Reducing our carbon footprint becomes possible because mycelium can flourish in indoor farms, using agricultural waste as feedstock and emitting inherently low greenhouse gas emissions. Carbon dioxide is the primary greenhouse gas. "We often think that when plant tissues like wood rot, that they go from something to nothing," says Jonathan Schilling, professor of plant and microbial biology at the University of Minnesota and a member of MycoWorks' Scientific Advisory Board.
But that assumption doesn't hold true for all carbon in plant tissues. When the fungi dominating the decomposition of plants fulfill their function, they transform a large portion of carbon into fungal biomass, Schilling says. That, in turn, ends up in the soil, with mycelium forming a network underneath that traps the carbon.
Unlike the large amounts of fossil fuels needed to produce styrofoam, leather and plastic, less fuel-intensive processing is involved in creating similar materials with a fungal organism. While some fungi consist of a single cell, others are multicellular and develop as very fine threadlike structures. A mass of them collectively forms a "mycelium" that can be either loose and low density or tightly packed and high density. "When these fungi grow at extremely high density," Schilling explains, "they can take on the feel of a solid material such as styrofoam, leather or even plastic."
Tunable and supple in the cultivation process, mycelium is also reliably sturdy in composition. "We believe that mycelium has some unique attributes that differentiate it from plastic-based and animal-derived products," says Gavin McIntyre, who co-founded Ecovative Design, an upstate New York-based biomaterials company, in 2007 with the goal of displacing some environmentally burdensome materials and making "a meaningful impact on our planet."
After inventing a type of mushroom-based packaging for all sorts of goods, in 2013 the firm ventured into manufacturing mycelium that can be adapted for textiles, he says, because mushrooms are "nature's recycling system."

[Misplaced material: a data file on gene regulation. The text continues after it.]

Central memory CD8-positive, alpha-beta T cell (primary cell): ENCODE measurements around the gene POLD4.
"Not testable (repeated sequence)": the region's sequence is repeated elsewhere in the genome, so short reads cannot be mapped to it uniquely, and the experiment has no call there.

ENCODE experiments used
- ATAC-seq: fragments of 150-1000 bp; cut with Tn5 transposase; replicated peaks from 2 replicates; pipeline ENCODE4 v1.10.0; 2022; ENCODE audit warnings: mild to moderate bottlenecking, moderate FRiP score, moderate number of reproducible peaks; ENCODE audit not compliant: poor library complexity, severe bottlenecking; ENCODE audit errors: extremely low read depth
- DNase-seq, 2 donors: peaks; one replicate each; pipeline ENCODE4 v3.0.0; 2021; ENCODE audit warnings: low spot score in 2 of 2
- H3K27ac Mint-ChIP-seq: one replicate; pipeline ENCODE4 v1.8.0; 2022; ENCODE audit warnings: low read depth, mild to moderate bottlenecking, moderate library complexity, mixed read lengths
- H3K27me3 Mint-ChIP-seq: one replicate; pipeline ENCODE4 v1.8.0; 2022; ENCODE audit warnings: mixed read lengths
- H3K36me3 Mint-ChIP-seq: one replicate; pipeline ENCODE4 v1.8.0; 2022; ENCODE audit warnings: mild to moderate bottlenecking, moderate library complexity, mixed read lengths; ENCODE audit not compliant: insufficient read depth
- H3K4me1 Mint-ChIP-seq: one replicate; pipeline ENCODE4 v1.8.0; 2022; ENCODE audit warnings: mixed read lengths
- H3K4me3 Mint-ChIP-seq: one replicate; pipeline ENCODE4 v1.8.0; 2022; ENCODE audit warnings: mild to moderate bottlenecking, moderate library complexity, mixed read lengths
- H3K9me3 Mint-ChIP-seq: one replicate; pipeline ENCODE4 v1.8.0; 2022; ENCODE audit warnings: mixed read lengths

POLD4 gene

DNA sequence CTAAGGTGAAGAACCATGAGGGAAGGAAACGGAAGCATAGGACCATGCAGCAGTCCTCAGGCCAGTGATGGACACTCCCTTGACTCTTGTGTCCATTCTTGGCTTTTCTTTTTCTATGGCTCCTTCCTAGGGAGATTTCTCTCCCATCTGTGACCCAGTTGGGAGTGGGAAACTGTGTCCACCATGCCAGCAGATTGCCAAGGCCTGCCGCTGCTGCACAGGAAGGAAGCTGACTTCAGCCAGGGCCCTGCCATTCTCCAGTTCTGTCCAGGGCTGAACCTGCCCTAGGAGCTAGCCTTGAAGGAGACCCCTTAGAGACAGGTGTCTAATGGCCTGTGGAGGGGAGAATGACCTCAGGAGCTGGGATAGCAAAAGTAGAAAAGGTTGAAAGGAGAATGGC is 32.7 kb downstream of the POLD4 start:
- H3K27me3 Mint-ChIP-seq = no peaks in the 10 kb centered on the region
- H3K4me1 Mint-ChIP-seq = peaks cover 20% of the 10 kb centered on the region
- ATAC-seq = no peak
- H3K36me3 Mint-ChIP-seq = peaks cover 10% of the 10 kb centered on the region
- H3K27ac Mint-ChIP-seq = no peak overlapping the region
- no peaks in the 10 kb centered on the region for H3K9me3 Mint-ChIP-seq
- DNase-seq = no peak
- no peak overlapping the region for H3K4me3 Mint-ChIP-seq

The company aims for its material—which is "so tough and tenacious" that it doesn't require any plastic add-on as reinforcement—to be generally accessible from a pricing standpoint and not confined to a luxury space. The cost, McIntyre says, would approach that of bovine leather, not the more upscale varieties of lamb and goat skins.
Already, production has taken off by leaps and bounds. In fewer than 10 days in indoor agricultural farms, "we grow large slabs of mycelium that are many feet wide and long," he says. "We are not confined to the shape or geometry of an animal," so there's a much lower scrap rate.
Decreasing the scrap rate is a major selling point. "Our customers can order the pieces to the way that they want them, and there is almost no waste in the processing," explains Ross of MycoWorks. "We can make ours thinner or thicker," depending on a client's specific needs. Growing materials locally also results in a reduction in transportation, shipping, and other supply chain costs, he says.
Yet another advantage to making things out of mycelium is its biodegradability at the end of an item's lifecycle. When a pair of old sneakers lands in a compost pile or landfill, it decomposes thanks to microbial processes that, once again, involve fungi. "It is cool to think that the same organism used to create a product can also be what recycles it, perhaps building something else useful in the same act," says biologist Schilling. That amounts to "more than a nice business model—it is a window into how sustainability works in nature."
A product can be called "sustainable" if it's biodegradable, leaves a minimal carbon footprint during production, and is also profitable, says Preeti Arya, an assistant professor at the Fashion Institute of Technology in New York City and faculty adviser to a student club of the American Association of Textile Chemists and Colorists.
On the opposite end of the spectrum, products composed of petroleum-based polymers don't biodegrade—they break down into smaller pieces or even particles. These remnants pollute landfills, oceans, and rivers, contaminating edible fish and eventually contributing to the growth of benign and cancerous tumors in humans, Arya says.
Commending the steps a few designers have taken toward bringing more environmentally conscious merchandise to consumers, she says, "I'm glad that they took the initiative because others also will try to be part of this competition toward sustainability." And consumers will take notice. "The more people become aware, the more these brands will start acting on it."
A further shift toward mycelium-based products has the capability to reap tremendous environmental dividends, says Drew Endy, associate chair of bioengineering at Stanford University and president of the BioBricks Foundation, which focuses on biotechnology in the public interest.
The continued development of "leather surrogates on a scaled and sustainable basis will provide the greatest benefit to the greatest number of people, in perpetuity," Endy says. "Transitioning the production of leather goods from a process that involves the industrial-scale slaughter of vertebrate mammals to a process that instead uses renewable fungal-based manufacturing will be more just."